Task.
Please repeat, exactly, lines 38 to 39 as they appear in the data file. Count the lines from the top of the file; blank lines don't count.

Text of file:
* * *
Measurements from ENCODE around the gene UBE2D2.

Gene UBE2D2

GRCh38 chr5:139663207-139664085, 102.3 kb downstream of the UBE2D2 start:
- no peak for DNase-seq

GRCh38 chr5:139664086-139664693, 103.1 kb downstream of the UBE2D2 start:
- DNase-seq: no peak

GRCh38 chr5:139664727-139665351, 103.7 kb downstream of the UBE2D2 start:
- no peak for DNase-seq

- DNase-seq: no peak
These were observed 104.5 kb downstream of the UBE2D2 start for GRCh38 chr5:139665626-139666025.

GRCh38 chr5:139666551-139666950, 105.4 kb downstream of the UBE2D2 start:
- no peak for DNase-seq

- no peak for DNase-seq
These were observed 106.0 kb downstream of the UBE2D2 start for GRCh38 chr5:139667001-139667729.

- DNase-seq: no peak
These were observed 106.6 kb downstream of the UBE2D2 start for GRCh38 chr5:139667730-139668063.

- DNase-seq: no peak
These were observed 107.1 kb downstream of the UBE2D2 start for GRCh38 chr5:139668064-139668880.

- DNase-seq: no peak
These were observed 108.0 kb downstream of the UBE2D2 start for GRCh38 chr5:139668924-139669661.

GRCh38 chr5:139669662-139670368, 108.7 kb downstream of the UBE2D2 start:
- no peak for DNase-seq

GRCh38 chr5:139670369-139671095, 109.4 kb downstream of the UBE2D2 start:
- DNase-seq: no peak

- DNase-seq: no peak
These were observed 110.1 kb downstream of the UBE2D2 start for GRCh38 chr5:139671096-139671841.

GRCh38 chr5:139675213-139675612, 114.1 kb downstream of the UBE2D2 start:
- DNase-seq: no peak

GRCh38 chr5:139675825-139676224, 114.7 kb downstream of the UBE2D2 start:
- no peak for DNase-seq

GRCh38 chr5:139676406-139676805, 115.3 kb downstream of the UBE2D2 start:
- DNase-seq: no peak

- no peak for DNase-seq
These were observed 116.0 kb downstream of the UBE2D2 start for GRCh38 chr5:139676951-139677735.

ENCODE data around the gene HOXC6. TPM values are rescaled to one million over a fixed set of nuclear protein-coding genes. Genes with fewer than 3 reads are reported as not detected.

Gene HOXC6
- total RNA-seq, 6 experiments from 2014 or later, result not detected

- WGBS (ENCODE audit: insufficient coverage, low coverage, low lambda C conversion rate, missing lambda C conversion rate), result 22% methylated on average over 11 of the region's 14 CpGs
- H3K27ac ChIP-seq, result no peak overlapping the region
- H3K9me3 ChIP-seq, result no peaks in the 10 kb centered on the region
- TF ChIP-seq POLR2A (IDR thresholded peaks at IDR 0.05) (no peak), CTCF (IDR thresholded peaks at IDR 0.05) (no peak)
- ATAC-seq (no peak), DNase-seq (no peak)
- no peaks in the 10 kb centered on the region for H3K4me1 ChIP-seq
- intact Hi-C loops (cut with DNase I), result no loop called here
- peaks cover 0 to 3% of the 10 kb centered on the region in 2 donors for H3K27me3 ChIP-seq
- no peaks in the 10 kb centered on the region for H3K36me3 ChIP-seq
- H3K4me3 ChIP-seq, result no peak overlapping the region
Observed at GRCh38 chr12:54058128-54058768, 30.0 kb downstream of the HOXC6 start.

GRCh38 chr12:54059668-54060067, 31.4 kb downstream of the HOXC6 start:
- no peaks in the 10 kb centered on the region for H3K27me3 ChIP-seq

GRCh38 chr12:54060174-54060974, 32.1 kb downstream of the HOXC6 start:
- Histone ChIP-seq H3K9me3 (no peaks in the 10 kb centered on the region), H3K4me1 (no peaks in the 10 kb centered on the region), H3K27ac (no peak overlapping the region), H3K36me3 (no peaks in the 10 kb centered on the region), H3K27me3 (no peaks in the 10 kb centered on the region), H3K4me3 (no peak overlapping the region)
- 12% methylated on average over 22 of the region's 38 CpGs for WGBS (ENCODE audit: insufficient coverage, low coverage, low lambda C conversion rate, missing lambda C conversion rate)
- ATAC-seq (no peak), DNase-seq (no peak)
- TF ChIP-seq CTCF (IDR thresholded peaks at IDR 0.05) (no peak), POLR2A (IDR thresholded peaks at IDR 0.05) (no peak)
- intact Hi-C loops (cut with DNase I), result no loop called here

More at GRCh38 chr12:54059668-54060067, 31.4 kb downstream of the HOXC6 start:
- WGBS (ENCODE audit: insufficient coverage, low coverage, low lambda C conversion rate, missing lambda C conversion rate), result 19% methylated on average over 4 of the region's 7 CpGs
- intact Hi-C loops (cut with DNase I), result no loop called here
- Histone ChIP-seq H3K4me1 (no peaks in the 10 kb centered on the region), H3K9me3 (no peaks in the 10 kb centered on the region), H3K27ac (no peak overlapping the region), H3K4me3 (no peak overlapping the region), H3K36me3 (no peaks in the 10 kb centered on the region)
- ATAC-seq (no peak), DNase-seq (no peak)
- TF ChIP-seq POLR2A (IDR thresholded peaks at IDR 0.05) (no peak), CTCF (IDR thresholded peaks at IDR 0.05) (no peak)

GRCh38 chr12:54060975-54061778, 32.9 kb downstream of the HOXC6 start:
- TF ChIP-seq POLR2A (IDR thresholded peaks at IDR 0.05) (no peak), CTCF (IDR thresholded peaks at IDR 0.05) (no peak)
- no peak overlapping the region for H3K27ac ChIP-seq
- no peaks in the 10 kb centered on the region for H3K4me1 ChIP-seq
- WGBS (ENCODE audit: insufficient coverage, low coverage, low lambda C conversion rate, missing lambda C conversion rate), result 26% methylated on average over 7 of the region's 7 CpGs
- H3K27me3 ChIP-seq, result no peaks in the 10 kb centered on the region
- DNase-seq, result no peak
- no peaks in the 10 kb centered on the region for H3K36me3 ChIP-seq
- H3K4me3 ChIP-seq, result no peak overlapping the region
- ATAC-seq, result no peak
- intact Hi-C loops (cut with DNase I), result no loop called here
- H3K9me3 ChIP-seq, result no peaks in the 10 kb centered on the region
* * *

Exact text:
- WGBS (ENCODE audit: insufficient coverage, low coverage, low lambda C conversion rate, missing lambda C conversion rate), result 22% methylated on average over 11 of the region's 14 CpGs
- H3K27ac ChIP-seq, result no peak overlapping the region